Due to its convenience and ability to deliver a quick nutrient boost, some ideal uses of beet juice include:

  • Pre-workout drink - For exercise endurance, take 1-2 cups 2-3 hours before workouts.
  • Smoothies - Add 2-4 oz juice to fruit/veg smoothies without overpowering flavor.
  • Juice blends - Mix with carrot, apple, ginger, turmeric, or citrus juices.
  • Raw soups - Swirl into gazpachos, chilled beet soup, vitamix soups.
  • Cooking liquid - Use small amounts in place of water when cooking grains or legumes.
  • Mocktails - Create red-hued cocktails by mixing with soda, lemonade, ginger ale.
  • Salad dressing - Shake with oil, vinegar, herbs for a colorful adornment.
  • Over yogurt - Drizzle 2-4 ounces juice over yogurt bowls.

The uses for beet juice are only limited by your creativity. Harness this vibrant superfood potion to enhance nutrition in meals and beverages.

How Much to Take?

When using either beet supplements, it's best to start with small amounts and work your way up to assess tolerance:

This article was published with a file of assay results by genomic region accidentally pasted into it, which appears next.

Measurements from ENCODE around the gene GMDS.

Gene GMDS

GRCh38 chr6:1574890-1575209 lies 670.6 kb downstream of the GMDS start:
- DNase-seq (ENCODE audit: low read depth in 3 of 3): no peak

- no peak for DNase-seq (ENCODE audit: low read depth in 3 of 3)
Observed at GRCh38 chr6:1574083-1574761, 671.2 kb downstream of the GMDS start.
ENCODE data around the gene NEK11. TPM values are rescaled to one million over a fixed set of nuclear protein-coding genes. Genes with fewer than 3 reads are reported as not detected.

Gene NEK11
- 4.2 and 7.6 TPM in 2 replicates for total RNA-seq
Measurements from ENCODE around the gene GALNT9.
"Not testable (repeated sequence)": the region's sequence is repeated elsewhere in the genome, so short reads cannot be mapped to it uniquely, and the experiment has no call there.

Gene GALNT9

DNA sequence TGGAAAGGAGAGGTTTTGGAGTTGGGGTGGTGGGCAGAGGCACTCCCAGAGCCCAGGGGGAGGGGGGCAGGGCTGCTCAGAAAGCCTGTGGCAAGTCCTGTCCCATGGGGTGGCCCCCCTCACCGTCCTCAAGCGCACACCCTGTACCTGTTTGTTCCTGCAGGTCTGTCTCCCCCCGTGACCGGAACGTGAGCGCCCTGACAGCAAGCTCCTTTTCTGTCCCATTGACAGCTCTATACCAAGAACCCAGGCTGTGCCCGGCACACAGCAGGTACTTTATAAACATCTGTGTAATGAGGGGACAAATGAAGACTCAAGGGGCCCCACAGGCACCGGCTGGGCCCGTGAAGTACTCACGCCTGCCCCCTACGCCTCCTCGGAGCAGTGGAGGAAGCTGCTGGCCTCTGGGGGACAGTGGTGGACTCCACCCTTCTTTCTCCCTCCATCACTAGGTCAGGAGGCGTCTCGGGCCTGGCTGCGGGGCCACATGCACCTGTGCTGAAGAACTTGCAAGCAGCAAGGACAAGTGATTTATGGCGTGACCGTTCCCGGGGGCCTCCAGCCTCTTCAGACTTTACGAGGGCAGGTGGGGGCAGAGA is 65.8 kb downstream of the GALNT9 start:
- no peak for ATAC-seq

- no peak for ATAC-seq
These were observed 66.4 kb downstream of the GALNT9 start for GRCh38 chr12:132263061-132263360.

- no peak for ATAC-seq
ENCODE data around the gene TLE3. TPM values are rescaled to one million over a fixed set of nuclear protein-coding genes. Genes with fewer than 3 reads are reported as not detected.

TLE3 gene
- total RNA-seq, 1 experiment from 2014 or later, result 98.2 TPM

• Juice - 1-4 oz per day. Can increase to 8 oz (1 cup).
  • Powder - 1 teaspoon daily. Gradually increase to 1-2 tablespoons max.

Take beet juice or powder consistently to see benefits over time. Getting nitrates daily is key for lowering blood pressure, but allow 4-8 weeks to experience the full effects.

Moderate intake if you experience digestive issues or sensitivity. Avoid overconsuming beets in any form if you have a history of kidney stones or gout.

Preparation Tips

Here are some tips to optimize beet juice and powder:

  • When juicing beets yourself, consume the juice right away or store for 24 hours max.
  • If buying bottled beet juice, check the label for any added sugars or unnecessary ingredients.
  • Look for beet powders that use minimal processing and low-temperature drying methods.
  • With any beet supplement, choose certified organic when possible.
  • Consider adding citrus juice or acids when preparing beet juice to help stabilize betalain antioxidants.